A Video Game Platform for Exploring Satellite and In-Situ Data Streams

Monday, 15 December 2014: 2:25 PM
Yang Cai, Carnegie Mellon University, Pittsburgh, PA, United States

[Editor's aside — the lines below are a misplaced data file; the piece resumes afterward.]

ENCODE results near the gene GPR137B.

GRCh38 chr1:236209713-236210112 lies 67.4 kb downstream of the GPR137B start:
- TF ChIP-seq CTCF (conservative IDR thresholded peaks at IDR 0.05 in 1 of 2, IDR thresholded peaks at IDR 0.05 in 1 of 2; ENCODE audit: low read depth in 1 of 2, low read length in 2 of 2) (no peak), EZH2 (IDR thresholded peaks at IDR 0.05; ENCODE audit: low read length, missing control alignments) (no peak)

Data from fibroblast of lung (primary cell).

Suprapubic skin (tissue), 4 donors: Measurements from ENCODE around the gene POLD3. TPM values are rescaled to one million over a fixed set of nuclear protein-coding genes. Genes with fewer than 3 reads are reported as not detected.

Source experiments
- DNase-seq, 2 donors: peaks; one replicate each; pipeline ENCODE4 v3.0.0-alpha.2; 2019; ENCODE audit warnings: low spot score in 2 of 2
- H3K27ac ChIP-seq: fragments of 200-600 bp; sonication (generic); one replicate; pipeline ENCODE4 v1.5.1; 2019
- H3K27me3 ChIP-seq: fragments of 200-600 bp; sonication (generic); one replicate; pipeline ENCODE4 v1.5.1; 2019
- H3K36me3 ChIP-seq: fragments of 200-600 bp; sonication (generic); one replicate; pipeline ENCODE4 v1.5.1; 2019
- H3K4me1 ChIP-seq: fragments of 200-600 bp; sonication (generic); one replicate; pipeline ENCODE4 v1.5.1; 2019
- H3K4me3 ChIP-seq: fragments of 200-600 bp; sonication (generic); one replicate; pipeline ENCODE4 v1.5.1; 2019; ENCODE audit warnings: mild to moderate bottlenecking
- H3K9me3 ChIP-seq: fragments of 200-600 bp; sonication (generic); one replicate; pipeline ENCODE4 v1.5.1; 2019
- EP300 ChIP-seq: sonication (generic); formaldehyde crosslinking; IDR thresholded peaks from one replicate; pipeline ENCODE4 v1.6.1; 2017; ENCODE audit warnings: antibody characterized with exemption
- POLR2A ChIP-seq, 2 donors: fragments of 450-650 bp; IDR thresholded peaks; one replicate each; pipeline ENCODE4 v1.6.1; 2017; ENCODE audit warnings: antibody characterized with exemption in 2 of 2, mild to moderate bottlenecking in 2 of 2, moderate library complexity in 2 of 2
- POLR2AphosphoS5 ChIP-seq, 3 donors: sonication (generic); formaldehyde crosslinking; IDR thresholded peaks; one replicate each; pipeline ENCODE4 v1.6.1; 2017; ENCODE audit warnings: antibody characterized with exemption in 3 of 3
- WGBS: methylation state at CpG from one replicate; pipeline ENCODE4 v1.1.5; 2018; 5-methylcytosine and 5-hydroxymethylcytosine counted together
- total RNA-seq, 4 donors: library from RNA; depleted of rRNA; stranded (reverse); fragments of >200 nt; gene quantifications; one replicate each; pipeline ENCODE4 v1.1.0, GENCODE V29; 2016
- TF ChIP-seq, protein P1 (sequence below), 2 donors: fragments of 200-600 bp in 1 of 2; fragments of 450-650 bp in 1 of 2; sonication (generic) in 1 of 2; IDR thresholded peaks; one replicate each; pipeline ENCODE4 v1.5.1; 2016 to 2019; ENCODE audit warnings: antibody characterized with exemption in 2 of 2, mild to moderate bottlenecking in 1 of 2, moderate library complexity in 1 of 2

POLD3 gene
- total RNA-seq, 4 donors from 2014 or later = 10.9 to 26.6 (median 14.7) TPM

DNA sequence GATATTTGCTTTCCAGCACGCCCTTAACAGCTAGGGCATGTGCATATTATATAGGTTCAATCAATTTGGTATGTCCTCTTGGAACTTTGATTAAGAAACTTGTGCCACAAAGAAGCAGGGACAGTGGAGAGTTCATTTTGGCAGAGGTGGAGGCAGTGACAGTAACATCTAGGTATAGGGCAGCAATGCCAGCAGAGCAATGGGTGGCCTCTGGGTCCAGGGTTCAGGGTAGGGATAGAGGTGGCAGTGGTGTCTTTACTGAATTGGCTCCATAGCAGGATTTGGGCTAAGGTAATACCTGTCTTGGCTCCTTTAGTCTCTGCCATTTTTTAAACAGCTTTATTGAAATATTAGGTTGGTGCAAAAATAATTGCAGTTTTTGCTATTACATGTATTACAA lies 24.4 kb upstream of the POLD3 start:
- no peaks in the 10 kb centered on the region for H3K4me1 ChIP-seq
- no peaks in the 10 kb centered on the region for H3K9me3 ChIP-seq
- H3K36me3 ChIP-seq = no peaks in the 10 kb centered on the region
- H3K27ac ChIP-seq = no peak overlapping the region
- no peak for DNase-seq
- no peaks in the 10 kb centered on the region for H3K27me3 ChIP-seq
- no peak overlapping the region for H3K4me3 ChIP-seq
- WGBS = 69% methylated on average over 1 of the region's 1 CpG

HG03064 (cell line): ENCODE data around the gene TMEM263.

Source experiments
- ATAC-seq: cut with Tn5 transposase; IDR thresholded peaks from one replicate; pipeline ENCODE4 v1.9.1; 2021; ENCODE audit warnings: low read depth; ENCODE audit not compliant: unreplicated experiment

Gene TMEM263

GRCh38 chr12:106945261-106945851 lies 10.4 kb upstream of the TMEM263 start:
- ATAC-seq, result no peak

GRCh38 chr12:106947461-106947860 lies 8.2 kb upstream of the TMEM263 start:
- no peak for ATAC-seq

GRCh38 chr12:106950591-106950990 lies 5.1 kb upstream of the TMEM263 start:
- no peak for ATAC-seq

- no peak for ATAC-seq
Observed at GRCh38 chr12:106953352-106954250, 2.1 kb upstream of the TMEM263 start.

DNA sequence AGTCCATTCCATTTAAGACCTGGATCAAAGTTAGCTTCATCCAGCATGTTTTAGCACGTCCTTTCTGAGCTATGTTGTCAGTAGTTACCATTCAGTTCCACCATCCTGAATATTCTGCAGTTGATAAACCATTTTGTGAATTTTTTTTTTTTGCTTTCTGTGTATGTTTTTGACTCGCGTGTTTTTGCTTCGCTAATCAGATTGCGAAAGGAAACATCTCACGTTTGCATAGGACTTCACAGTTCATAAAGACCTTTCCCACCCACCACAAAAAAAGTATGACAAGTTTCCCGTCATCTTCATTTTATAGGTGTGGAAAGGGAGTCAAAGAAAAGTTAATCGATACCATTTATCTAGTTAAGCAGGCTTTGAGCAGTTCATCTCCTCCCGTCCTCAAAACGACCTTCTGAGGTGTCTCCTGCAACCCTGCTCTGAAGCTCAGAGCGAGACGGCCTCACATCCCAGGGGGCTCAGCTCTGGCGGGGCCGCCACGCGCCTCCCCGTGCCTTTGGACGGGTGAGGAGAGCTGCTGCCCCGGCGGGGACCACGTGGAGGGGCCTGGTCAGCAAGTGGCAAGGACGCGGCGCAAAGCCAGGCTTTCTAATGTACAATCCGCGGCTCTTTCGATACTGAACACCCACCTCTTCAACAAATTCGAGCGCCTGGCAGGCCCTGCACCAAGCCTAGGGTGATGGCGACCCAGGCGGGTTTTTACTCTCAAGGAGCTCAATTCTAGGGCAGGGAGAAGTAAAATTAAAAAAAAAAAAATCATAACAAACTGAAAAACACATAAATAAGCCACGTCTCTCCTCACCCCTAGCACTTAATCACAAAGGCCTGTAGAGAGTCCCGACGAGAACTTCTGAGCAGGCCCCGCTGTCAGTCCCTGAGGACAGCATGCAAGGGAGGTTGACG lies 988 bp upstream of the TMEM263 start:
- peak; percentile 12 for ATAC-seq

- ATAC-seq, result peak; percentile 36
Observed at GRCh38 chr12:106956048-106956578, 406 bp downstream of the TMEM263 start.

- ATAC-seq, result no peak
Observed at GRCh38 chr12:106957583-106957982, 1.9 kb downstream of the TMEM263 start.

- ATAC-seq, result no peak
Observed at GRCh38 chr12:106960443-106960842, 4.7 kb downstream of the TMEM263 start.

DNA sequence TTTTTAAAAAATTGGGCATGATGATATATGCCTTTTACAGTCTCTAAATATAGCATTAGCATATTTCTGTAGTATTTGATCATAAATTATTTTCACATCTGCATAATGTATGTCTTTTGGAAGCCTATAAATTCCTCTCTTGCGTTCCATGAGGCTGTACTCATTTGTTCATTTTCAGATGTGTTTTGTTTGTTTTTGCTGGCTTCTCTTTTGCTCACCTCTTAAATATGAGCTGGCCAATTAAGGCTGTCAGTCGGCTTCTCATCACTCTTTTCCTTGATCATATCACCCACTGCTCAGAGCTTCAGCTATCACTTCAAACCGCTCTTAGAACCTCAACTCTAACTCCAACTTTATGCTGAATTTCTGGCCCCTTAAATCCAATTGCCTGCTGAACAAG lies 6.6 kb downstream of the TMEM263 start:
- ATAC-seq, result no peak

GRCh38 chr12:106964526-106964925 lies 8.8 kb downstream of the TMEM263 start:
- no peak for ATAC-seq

Exploring spatiotemporal patterns of moving objects are essential to Earth Observation missions, such as tracking, modeling and predicting movement of clouds, dust, plumes and harmful algal blooms. Those missions involve high-volume, multi-source, and multi-modal imagery data analysis. Analytical models intend to reveal inner structure, dynamics, and relationship of things. However, they are not necessarily intuitive to humans. Conventional scientific visualization methods are intuitive but limited by manual operations, such as area marking, measurement and alignment of multi-source data, which are expensive and time-consuming. A new development of video analytics platform has been in progress, which integrates the video game engine with satellite and in-situ data streams. The system converts Earth Observation data into articulated objects that are mapped from a high-dimensional space to a 3D space. The object tracking and augmented reality algorithms highlight the objects’ features in colors, shapes and trajectories, creating visual cues for observing dynamic patterns. The head and gesture tracker enable users to navigate the data space interactively. To validate our design, we have used NASA SeaWiFS satellite images of oceanographic remote sensing data and NOAA’s in-situ cell count data. Our study demonstrates that the video game system can reduce the size and cost of traditional CAVE systems in two to three orders of magnitude. This system can also be used for satellite mission planning and public outreaching.